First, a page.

American Gem Society
Stanford Shopping Center, Palo Alto   •   650 325–3533 SHOP   •   CART
About Diamonds


 

The Peninsula's First Choice

If you ever have shopped for a diamond you may have found yourself very confused. There are numbers, letters, and a combination of both, along with acronyms and industry specific terms. All this information can be a bit overwhelming. We believe it’s unfair to have you look at charts and color grades on a computer screen and be expected to become an instant expert. Here at Gleim the Jeweler we pride ourselves on the time we take in sharing our knowledge with you. We give you the opportunity to compare diamonds side by side, letting you see the difference in the color, clarity, cut and carat, helping you to interpret the information. Our role is to help you find a truly special diamond.

Purchasing a Diamond

At Gleims, we believe the entire process of buying a diamond should be a special occasion. That's why from the moment you walk in the door we work hard to make you feel comfortable and to ensure that you select a diamond you will be happy with and proud to own.

Among the most valuable gems in the world, the diamond is the only gem able to maintain its beauty and remain relatively unharmed by a lifetime of wear. A diamond must be properly graded and represented. Here is a brief guide to the Four C’s.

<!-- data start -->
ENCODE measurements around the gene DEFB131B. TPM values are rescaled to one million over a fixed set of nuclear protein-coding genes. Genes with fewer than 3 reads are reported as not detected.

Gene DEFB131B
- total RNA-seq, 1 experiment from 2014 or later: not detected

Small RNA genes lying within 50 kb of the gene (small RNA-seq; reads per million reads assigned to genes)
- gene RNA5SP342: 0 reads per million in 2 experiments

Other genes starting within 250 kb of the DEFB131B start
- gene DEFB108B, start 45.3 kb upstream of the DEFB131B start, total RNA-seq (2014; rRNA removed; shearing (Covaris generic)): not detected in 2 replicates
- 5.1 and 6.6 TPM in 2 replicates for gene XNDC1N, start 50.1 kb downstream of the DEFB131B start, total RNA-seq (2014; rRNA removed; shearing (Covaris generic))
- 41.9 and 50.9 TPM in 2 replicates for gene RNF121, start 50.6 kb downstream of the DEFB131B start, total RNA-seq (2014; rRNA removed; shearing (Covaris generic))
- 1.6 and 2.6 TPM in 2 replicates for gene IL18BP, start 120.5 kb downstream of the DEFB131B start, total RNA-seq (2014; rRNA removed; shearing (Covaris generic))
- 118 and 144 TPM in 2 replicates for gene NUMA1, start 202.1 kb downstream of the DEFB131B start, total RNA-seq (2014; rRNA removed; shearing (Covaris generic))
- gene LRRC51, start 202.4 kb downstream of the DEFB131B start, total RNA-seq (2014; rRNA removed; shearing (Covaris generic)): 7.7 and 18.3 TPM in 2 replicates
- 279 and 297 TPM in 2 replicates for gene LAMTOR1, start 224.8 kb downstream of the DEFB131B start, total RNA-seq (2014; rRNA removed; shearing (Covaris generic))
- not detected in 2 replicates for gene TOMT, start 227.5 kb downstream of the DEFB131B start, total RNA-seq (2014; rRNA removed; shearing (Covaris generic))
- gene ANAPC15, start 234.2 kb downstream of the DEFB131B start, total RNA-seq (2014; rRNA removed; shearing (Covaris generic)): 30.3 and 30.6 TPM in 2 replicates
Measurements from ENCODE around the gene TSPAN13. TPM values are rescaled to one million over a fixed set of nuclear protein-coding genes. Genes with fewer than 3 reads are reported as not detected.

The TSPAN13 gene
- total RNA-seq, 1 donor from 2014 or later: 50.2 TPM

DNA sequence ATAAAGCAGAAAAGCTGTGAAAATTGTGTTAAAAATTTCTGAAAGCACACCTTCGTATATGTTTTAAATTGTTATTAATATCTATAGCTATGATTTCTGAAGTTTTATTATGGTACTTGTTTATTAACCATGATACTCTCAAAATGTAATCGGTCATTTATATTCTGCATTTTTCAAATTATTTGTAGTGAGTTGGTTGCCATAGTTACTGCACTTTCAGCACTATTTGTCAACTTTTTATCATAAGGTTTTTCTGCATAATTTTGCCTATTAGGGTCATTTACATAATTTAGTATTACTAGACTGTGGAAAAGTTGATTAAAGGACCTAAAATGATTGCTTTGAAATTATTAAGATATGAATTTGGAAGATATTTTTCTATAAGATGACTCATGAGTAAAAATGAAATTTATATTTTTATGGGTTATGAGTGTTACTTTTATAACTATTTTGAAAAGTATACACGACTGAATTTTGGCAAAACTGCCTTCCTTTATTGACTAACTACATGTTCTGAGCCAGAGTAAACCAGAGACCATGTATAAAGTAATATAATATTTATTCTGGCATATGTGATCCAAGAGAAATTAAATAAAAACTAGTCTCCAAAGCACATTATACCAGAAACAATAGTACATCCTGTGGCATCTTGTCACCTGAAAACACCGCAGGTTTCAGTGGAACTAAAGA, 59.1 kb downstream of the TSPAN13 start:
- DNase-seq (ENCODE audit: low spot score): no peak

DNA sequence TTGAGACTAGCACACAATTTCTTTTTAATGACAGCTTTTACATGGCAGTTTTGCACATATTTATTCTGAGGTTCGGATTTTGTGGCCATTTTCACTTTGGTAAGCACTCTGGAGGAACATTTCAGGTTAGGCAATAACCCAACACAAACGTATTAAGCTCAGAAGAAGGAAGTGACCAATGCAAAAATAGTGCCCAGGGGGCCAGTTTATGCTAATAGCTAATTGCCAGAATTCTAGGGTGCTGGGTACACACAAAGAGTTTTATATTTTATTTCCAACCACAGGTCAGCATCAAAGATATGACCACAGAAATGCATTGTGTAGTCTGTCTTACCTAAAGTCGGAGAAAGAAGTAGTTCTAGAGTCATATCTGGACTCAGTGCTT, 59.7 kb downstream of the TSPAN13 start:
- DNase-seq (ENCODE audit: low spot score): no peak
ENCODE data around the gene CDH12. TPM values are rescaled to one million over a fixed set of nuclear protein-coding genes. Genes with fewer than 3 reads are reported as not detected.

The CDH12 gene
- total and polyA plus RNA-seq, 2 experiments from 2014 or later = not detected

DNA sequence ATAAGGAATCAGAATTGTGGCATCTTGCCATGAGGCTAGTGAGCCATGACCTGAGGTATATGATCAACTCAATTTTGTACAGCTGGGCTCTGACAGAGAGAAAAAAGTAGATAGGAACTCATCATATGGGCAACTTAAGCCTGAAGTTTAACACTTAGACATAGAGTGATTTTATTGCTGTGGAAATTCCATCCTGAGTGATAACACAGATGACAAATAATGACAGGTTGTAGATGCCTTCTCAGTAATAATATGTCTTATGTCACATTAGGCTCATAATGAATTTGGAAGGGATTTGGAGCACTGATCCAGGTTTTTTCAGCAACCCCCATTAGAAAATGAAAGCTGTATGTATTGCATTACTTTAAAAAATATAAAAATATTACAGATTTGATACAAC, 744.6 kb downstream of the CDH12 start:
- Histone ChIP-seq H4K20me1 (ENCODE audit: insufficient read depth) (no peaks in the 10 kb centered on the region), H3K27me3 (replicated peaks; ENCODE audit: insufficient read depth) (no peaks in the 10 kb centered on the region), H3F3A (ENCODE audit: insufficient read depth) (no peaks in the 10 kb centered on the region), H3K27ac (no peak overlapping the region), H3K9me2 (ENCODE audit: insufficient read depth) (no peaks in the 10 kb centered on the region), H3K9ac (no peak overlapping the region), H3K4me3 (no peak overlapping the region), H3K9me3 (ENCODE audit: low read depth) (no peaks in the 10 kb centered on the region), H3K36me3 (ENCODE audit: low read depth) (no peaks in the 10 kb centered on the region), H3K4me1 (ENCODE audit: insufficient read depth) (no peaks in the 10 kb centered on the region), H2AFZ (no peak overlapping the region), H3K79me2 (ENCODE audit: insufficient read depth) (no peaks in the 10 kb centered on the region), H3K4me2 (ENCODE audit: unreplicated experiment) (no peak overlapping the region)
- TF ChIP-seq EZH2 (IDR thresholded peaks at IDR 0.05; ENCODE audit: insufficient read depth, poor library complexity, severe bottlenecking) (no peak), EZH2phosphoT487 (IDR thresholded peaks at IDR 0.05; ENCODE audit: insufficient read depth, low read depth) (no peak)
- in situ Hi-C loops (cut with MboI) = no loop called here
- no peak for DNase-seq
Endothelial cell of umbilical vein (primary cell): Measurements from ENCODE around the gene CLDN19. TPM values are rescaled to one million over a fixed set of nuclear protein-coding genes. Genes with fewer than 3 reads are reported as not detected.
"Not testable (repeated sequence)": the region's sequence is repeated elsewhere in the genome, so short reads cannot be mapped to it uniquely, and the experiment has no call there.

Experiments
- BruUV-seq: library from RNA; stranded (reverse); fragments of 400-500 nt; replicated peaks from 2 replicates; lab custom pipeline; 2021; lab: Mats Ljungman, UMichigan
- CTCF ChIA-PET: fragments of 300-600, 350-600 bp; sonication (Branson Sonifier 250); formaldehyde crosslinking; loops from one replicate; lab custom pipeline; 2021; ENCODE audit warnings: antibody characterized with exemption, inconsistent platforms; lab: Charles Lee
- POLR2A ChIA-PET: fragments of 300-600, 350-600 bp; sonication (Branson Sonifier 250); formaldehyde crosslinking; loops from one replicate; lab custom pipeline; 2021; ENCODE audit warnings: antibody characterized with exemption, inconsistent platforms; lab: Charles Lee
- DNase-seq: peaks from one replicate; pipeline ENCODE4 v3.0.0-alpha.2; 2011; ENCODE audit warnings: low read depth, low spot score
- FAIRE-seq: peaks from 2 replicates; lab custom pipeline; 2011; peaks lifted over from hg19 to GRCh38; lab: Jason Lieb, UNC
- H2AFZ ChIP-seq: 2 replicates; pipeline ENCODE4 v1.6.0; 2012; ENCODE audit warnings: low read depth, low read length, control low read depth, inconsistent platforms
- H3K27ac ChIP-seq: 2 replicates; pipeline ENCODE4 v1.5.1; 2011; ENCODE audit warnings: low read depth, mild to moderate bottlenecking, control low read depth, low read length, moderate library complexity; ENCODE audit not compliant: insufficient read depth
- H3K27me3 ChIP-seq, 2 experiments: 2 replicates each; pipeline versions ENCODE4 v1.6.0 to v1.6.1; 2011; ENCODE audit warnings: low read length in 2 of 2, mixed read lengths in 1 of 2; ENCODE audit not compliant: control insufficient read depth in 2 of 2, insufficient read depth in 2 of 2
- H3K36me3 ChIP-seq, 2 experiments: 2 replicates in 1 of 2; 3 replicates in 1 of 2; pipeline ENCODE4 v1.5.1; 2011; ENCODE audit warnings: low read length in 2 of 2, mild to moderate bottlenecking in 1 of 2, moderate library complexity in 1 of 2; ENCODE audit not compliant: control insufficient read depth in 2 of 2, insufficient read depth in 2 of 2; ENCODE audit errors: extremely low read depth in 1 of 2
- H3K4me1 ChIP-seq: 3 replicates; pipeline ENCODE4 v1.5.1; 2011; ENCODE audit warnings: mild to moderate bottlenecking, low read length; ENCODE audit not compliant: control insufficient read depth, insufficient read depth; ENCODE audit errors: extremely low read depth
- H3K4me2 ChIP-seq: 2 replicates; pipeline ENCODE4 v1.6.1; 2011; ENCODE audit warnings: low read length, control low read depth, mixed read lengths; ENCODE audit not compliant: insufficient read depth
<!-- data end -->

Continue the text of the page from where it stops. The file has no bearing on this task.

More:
The Four C's

Cut

The diamond’s brilliance can be brought out by the work of an expert diamond cutter, whose artistry unlocks the gem's beauty, taking it from being a diamond in the rough to a bright sparkling diamond on your finger.

The beauty of a faceted diamond lies in its ability to refract light and disperse color. The "ideal cut" diamond describes a round brilliant diamond that have been cut to precise proportions using a mathematical formula to produce the maximum fire, brilliance and symmetry. Although the term is widely used, there are very few diamonds that are ideally cut.

Color

With diamonds, even the smallest variation in color can make a big difference. In grading for color we are in actuality grading for the lack of color. The closer a diamond comes to being absolutely colorless the more rare and valuable it is. The presence of color ranges from colorless, to near colorless, to varying tinges of faint yellow and brown.

Clarity

Most diamonds contain naturally occurring marks called inclusions. The size, nature, location, and number of inclusions determine a diamond's clarity grade, ultimately affecting its overall value. All diamonds are graded by 10x magnification. Since these naturally occurring “birthmarks” are inherent they shouldn’t be considered to be defects.

Carat Weight

The universal unit used to measure a diamond is the carat. A carat can be divided into 100 equal parts called points. For example a .50ct diamond is half of a carat, and a .75ct is three quarters of a carat. The larger the diamond the more rare, thus increasing the value exponentially. A diamond that is twice the size of another of similar quality will be worth four to five times as much.

It's important to remember that weight is just one factor in determining the perfect diamond. The value of two diamonds of the same weight can vary greatly depending on the color, clarity, and cut.

For over 80 years Gleim the Jeweler has been helping our community select the perfect diamonds.

Vintage Diamond Brooch







Diamond Color Chart

Diamond Color Chart

 






Diamond Clarity Chart

Diamond Clarity Chart